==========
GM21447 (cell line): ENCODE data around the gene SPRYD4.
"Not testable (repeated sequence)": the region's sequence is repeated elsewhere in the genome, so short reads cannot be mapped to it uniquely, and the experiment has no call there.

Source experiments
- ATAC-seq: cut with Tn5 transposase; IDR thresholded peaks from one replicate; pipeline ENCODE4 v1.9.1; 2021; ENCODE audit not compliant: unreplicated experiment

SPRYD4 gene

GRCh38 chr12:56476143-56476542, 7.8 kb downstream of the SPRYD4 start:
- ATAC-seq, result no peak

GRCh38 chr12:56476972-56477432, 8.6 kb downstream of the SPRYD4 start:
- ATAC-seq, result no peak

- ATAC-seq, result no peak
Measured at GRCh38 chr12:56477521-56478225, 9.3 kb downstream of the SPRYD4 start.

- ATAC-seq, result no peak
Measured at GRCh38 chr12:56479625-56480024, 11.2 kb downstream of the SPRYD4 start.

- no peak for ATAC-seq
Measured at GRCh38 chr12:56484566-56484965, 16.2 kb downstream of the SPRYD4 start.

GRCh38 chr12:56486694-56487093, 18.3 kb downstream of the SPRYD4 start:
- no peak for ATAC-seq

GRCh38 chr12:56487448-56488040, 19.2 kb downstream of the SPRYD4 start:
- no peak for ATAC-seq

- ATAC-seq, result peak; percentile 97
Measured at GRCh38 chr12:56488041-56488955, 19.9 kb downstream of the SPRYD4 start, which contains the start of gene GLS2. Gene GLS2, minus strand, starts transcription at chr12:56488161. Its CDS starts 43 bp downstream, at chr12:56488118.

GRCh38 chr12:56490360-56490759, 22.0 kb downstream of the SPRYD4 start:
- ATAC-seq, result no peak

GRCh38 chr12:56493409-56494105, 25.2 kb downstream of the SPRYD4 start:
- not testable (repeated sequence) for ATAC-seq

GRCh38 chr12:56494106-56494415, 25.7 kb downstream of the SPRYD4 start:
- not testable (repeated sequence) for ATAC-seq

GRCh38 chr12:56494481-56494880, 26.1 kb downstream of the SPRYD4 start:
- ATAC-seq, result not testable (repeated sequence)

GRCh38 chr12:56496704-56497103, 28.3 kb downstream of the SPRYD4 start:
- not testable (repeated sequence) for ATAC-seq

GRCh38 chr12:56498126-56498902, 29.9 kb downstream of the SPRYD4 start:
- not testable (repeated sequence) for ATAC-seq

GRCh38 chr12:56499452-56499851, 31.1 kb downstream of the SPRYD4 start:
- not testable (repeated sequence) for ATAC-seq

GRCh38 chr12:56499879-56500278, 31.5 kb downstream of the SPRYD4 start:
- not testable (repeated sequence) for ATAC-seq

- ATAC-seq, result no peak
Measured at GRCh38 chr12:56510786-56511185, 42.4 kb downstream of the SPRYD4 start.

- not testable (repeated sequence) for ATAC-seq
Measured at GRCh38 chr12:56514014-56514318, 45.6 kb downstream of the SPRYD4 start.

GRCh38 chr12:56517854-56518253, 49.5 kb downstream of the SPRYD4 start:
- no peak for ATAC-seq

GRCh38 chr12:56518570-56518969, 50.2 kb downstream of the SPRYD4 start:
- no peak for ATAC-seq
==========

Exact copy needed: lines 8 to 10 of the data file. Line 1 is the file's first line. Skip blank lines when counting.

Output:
GRCh38 chr12:56476972-56477432, 8.6 kb downstream of the SPRYD4 start:
- ATAC-seq, result no peak

- ATAC-seq, result no peak